IEDF Resolution ± 1 eV nominal

*Choice dependent on plasma density

Probe Bias Conditions

Max RF Bias Voltage 1 kV (peak-to-peak)
Max DC Bias Voltage -1940 V
Bias Frequency Range (Time Averaged Measurements) 100 kHz to 80 MHz
Bias Frequency Range (Time Resolved Measurements) 0 Hz to 100 kHz
Time Resolution* 5 µs

*For pulsed plasmas with Semion mounted on a grounded electrode, custom hardware required.

RFEA Probe

Number of Sensors 1
Probe Configuration 4-grid
Button Probe Diameter 33 mm
Holder Diameter 50 mm, 70 mm, 100 mm, 150 mm, 200 mm, 300 mm, 450 mm and custom shapes
Holder Thickness 5 mm
Max Operating Temperature 200º C
Mounting RFEA probe holder mounted on electrode
Probe Enclosure and Holder Material Aluminium, anodized aluminium, stainless steel* and ceramic (Al2O3)*
RFEA Probe Cable Length 650 mm standard (custom available)

*on request

Feed-Through Assembly

Flange Type CF40 (custom available)

Control Unit Electronics

Grid Voltage Range -2 kV to +2 kV
Current Range 100 pA to 2.4 mA
Connectivity USB 2.0

Application Software

Operating System Windows 2000 / XP / Vista / Windows 7 / Windows 8

Operating Parameters

Pressure (Pascal) <0.1 Pa to 40 Pa*
Pressure (Torr) 0 to 300 mTorr*
Density Ranges (Ar at 3eV) Low: 1.2 x 1012 to 7.4 x 1015 | Std: 2.0 x 1013 to 1.2 x 1017 | High: 2.7 x 1014 to 1.6 x 1018 (m-3)
Gas Reactivity Inert to highly reactive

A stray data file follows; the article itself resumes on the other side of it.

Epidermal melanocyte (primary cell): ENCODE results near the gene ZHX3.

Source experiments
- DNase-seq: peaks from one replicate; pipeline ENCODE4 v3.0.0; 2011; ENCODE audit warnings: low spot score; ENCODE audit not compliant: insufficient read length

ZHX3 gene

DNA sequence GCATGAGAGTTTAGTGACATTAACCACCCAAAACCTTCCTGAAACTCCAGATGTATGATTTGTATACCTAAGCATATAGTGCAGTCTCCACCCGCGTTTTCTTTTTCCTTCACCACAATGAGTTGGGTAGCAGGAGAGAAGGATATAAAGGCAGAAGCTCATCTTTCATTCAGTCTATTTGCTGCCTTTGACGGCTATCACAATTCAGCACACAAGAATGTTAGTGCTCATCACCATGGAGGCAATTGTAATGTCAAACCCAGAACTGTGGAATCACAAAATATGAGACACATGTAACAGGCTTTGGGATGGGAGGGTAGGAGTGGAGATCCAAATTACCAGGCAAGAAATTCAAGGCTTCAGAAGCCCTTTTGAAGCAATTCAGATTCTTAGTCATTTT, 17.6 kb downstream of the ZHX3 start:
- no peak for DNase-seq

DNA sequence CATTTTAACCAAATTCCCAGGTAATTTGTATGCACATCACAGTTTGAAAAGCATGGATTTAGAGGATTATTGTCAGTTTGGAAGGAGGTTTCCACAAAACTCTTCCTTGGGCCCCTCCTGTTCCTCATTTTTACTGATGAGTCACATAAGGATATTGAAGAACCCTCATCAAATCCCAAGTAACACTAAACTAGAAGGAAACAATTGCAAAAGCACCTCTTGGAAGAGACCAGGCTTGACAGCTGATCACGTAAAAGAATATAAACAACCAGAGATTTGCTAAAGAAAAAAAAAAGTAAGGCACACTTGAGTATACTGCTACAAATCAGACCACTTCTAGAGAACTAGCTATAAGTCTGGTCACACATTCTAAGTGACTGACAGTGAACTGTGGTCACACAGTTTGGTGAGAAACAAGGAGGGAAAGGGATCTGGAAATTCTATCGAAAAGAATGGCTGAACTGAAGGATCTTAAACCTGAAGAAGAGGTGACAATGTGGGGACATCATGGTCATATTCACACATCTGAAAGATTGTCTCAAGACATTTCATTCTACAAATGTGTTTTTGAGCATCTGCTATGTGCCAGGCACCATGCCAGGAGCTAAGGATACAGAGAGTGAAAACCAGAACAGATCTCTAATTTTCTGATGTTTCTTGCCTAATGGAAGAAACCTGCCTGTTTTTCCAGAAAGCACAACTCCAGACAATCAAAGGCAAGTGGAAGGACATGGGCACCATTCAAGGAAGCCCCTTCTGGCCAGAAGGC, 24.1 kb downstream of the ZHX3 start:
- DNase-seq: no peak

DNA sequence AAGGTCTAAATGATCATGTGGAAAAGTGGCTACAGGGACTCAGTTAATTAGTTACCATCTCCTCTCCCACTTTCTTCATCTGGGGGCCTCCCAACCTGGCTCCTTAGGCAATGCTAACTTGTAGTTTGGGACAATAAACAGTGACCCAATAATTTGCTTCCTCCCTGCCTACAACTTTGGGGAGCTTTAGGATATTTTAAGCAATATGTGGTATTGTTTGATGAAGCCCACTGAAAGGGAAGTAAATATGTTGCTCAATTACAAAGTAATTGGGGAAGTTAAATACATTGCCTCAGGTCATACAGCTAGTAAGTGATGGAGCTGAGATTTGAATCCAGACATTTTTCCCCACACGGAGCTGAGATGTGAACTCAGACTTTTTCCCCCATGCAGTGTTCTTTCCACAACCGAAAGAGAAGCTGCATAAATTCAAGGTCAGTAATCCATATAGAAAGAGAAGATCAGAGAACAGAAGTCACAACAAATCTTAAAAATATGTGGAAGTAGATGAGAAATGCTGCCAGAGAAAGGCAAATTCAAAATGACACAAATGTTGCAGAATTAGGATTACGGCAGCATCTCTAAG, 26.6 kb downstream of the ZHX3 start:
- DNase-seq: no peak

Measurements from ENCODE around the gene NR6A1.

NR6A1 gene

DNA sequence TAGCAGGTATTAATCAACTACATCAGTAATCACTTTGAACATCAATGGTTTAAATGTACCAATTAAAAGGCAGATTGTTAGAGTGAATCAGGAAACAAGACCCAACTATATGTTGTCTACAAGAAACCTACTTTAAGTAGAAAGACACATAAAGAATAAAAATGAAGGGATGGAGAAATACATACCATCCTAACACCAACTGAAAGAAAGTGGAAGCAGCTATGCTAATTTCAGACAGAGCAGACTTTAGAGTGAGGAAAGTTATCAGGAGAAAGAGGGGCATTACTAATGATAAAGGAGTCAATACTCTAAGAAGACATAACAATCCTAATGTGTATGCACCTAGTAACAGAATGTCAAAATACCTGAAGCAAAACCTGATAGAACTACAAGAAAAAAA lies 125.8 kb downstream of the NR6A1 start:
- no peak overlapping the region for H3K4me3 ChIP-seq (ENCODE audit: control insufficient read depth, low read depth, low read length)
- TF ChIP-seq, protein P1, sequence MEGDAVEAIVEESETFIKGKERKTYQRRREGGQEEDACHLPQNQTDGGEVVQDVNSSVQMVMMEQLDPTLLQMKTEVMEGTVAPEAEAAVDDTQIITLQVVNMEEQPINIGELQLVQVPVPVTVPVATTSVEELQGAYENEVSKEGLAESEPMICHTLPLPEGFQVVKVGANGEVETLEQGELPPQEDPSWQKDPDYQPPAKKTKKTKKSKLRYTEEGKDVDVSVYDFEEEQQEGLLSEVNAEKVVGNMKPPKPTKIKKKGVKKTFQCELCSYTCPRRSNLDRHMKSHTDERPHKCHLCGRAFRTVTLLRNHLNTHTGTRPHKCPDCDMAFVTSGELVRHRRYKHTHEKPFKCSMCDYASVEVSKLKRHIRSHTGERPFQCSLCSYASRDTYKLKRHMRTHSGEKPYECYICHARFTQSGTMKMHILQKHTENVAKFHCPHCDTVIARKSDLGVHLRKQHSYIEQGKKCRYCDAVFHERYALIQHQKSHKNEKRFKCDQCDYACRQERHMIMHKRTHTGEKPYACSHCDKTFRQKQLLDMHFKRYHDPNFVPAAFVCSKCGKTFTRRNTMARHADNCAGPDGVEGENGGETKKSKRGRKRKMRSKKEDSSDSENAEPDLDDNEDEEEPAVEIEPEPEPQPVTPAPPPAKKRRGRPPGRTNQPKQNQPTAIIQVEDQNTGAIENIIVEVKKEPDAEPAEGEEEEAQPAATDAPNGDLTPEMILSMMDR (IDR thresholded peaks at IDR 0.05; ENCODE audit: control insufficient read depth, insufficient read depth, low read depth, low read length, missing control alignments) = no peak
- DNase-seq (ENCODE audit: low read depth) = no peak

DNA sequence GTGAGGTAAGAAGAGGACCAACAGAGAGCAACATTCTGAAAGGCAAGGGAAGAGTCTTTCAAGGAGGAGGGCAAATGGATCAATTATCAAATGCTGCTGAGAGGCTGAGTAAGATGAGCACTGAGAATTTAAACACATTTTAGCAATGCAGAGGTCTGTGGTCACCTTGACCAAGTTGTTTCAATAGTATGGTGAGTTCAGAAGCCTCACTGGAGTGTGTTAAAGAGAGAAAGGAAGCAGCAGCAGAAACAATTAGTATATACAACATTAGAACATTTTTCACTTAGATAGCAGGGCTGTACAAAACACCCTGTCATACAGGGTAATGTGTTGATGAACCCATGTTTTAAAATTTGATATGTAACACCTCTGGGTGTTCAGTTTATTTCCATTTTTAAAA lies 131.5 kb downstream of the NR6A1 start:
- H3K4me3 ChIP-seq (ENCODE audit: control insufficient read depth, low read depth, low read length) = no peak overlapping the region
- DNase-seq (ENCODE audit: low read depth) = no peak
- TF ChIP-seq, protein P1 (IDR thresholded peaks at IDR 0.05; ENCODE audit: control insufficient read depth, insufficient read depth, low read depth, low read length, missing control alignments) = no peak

*dependent on ion mean free path

The Semion Single Sensor used in Dusty Plasma applications
Coming soon
The Semion Single Sensor used in Plasma Etching applications

Ion flux and ion distribution function measurements in synchronously pulsed inductively coupled plasmas

Abstract

Pulsed inductively coupled plasmas (ICPs) have recently attracted considerable interest in the field of integrated circuit fabrication. This is because pulsing provides more flexibility for tuning an etch process by bringing in new reactor control parameters: the pulsing frequency, the duty cycle of the pulses, and the phase between the ICP pulses and the bias pulses. Recent experiments have shown that the duty cycle has a strong influence on plasma chemistry. In this study, the authors look at the impact of the duty cycle on the time variations of the ion flux and on the time-averaged ion distribution function measured at the wafer surface in an ICP-processing chamber subject to pulse modulation of source excitation and bias at 1kHz, in several plasma chemistries.

SE02: Ion flux and ion distribution function measurements in synchronously pulsed inductively coupled plasmas

The Semion Single Sensor used in HiPIMS Plasma applications

Plasma diagnostics of low-pressure high-power impulse magnetron sputtering assisted by electron cyclotron wave resonance plasma

Abstract

The study focused on the plasma measurement of parameters to explore the assistance of the electron cyclotron wave resonance (ECWR) on the evolution of HiPIMS discharge, where it has several benefits.

SE04/LP08: Plasma diagnostics of low pressure HiPIMS assisted by ECWR plasma

Semion retarding field energy analyzer used to investigate reactive HiPIMS + MF sputtering of TiO₂ crystalline thin films

Abstract

High-power impulse magnetron sputtering (HiPIMS) systems have been previously studied with mid-frequency (MF) plasma excitation, utilizing the “off” period to enhance the deposition rate, decrease the working pressure, and improve HiPIMS plasma generation. Our latest application note looks at the time-resolved ion velocity distribution function (IVDF) in a high-power pulse plasma in three modes of excitation: pure HiPIMS, medium-frequency pulsed bipolar (MF 350 kHz) and hybrid pulsed HiPIMS + MF.